The MAndarin spoken word—Picture IDentification test in noise—Adaptive (MAPID-A) measures subtle speech-recognition-in-noise changes and spatial release from masking in very young children

Kevin Chi Pun YUEN, Xin Yue QIU, Hong Yu MOU, Xin XI

Research output: Contribution to journalArticles

Abstract

Background: Spatial release of masking (SRM) is a measure of an individual's ability to perform speech-noise segregation, which is usually quantified by the extent of improvement of the individual's speech recognition performance when the noise is switched from a spatially co-located position (e.g., speech and noise both presented from the front) to a spatially separated position (e.g., speech presented from the front and noise presented from the right side) with reference to the target speech. SRM is a combined measure of head shadow and binaural unmasking benefits. SRM has only been investigated in young children at group level but not at individual participant level in the international literature due to the lack of reliable speech recognition test materials able to detect subtle statistically significant within-participant changes in speech-recognition-in-noise thresholds.
Method: The performance to signal-to-noise ratio (P-SNR) functions of twenty-four disyllabic words were obtained from 40 native Mandarin-speaking children aged 3.6–6.2 years with reported normal speech, language and hearing. The test items' difficulty levels were homogenized by adjusting the speech intensity level of each item so that the adjusted signal-to-noise ratio for 50% correct score (SNR-50%) point of each item would overlap at the mean SNR-50% point of all test items. In the MAPID-A, the homogenized test items were randomly presented in an adaptive testing procedure at a fixed noise intensity level, but the speech intensity level of the upcoming test item varied in 2-dB SNR steps depending on the recognition result of the previous test item. The SNR reversal point is marked by a change from a decrease to an increase in the SNR or vice versa. Two successive SNR reversal points marked the boundaries of an excursion. The mid-points from 12 excursions (in dB SNR) were averaged to produce the adaptive SNR-50% measure (aSNR-50%).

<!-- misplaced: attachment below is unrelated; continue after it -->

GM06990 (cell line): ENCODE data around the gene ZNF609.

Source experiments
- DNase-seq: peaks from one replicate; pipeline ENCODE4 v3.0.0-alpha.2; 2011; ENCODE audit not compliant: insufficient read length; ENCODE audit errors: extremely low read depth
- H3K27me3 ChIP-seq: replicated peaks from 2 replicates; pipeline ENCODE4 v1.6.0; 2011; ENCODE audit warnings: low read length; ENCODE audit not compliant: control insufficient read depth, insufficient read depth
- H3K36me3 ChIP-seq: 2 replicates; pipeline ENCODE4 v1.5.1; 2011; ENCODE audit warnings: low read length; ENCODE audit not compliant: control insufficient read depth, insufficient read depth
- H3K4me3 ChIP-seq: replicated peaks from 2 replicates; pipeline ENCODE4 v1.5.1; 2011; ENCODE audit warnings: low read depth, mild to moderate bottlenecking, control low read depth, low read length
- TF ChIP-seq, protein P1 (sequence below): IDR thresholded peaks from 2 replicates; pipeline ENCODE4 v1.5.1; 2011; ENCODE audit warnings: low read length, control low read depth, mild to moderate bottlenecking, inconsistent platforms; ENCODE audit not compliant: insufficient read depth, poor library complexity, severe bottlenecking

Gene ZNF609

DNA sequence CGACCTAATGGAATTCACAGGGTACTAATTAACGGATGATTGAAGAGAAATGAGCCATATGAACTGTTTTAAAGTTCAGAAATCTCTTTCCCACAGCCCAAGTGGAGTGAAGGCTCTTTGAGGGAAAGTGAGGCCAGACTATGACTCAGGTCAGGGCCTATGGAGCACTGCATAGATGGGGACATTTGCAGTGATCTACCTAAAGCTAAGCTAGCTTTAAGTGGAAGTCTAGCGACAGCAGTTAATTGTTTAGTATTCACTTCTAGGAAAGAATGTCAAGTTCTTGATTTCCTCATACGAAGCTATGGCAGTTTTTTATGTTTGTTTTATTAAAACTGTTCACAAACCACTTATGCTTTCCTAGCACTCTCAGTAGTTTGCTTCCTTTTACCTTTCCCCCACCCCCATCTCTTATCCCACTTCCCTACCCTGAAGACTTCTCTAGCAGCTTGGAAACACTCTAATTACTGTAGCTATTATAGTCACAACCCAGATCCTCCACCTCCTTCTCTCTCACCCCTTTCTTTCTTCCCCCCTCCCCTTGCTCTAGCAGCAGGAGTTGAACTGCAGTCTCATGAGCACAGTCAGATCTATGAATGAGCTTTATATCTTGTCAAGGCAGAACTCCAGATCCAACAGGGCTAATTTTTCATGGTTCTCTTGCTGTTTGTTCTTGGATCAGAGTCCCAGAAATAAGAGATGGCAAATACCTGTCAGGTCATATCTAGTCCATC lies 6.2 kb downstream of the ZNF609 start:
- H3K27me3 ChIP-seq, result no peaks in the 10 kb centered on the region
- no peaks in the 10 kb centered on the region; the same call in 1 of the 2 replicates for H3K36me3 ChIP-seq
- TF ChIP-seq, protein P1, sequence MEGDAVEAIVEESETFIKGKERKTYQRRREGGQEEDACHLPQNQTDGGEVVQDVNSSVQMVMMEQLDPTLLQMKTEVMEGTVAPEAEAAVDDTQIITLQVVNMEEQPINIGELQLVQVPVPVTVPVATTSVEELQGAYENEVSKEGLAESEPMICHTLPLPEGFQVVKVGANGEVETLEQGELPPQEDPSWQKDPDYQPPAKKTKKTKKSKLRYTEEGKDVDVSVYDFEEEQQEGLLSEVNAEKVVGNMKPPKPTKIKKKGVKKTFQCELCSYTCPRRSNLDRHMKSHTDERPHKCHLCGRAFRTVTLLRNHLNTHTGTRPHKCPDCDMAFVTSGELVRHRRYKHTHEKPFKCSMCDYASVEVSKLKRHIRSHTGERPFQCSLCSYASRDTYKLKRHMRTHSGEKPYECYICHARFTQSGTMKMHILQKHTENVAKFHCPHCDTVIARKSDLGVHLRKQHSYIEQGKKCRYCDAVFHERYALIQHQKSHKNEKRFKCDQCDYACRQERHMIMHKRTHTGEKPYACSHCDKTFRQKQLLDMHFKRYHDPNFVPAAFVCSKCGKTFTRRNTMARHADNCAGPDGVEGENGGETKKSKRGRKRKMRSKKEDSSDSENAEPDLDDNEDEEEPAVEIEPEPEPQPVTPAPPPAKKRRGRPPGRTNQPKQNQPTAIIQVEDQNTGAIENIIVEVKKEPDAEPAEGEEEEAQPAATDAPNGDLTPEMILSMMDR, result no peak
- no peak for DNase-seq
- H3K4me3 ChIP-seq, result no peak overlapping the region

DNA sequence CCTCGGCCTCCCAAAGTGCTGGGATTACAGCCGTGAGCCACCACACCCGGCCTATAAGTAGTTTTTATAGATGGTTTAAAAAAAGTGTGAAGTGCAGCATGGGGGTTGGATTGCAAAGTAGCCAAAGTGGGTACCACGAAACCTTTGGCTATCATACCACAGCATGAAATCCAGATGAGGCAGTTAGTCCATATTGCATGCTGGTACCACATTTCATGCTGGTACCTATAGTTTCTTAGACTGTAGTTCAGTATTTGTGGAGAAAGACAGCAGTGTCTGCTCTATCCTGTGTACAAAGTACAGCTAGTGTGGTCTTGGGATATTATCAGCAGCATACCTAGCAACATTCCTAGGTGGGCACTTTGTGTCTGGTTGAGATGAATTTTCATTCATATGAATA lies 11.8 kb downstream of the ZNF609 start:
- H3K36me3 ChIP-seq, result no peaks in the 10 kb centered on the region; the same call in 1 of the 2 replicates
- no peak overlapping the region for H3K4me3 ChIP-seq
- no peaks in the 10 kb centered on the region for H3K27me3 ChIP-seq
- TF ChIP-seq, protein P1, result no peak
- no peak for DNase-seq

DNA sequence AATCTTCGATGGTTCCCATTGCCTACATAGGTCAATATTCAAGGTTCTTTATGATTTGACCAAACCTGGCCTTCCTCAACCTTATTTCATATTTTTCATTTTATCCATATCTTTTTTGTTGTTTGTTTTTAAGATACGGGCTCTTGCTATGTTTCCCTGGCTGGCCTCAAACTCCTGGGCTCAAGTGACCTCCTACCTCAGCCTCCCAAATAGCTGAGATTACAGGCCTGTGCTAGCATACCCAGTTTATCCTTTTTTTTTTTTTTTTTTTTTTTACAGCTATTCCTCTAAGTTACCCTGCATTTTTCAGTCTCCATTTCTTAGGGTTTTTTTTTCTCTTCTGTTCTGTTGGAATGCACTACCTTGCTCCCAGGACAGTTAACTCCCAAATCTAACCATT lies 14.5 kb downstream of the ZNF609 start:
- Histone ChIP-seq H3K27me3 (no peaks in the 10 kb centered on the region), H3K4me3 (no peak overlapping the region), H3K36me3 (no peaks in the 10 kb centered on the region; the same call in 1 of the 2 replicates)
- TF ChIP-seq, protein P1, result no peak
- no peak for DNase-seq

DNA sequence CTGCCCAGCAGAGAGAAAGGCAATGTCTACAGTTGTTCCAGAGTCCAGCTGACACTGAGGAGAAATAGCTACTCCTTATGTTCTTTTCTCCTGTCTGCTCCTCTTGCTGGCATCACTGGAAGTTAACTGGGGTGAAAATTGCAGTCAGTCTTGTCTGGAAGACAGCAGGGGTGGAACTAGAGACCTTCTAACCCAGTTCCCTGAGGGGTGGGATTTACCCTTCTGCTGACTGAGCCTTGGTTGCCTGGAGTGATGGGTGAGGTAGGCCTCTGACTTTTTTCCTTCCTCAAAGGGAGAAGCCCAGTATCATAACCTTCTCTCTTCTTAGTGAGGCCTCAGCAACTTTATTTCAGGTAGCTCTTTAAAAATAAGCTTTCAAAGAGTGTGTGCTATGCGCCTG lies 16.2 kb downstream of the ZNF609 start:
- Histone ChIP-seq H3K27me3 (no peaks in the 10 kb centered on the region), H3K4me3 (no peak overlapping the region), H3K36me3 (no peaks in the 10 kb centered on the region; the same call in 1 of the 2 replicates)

Results: The aSNR-50% results were obtained from another 12 children aged 4.8–5.3 years with reported normal speech, language and hearing. The average 99% confidence interval (CI) of all participants' mean aSNR-50% values was ±1.61 dB SNR; therefore, 3.22 dB SNR was the average critical difference required to confirm a significant difference in the scores obtained from the same participant between two test conditions. Statistically significant within-participant SRM was identified in 95% of the participants; in other words, aSNR-50% obtained from the spatially separated condition outperformed aSNR-50% obtained from the spatially co-located condition. The adaptive testing procedure was highly reliable, with an within-participant test-retest reliability of 90.6%. and significantly limited testing time to an average of 4.2 min. This research study has fulfilled its aim on detecting subtle within-participant SRM in very young children starting from 4 years of age with a reliable statistical procedure. MAPID-A offers a reliable and efficient clinical tool to investigate speech-recognition-in-noise and SRM performances in young Mandarin-speaking children.
Conclusions: The narrow CIs, high test-retest reliability, and short testing time has proven that the MAPID-A is a promising sensitive, reliable and time-efficient clinical tool to detect subtle within-participant speech-recognition-in-noise changes in children as young as 4–5 years. The MAPID-A offers a clinical tool to behaviorally track young children's development in speech-recognition-in-noise and SRM, and to potentially review the development of the auditory neural pathway and the cerebral dominance for speech-recognition-in-noise in young children. Copyright © 2019 Yuen et al.
Original languageEnglish
Article numbere0209768
JournalPLoS One
Volume14
Issue number1
DOIs
Publication statusPublished - Jan 2019

Citation

Yuen, K. C. P., Qiu, X. Y., Mou, H. Y., & Xi, X. (2019). The MAndarin spoken word—Picture IDentification test in noise—Adaptive (MAPID-A) measures subtle speech-recognition-in-noise changes and spatial release from masking in very young children. PLoS One, 14(1). Retrieved from https://doi.org/10.1371/journal.pone.0209768

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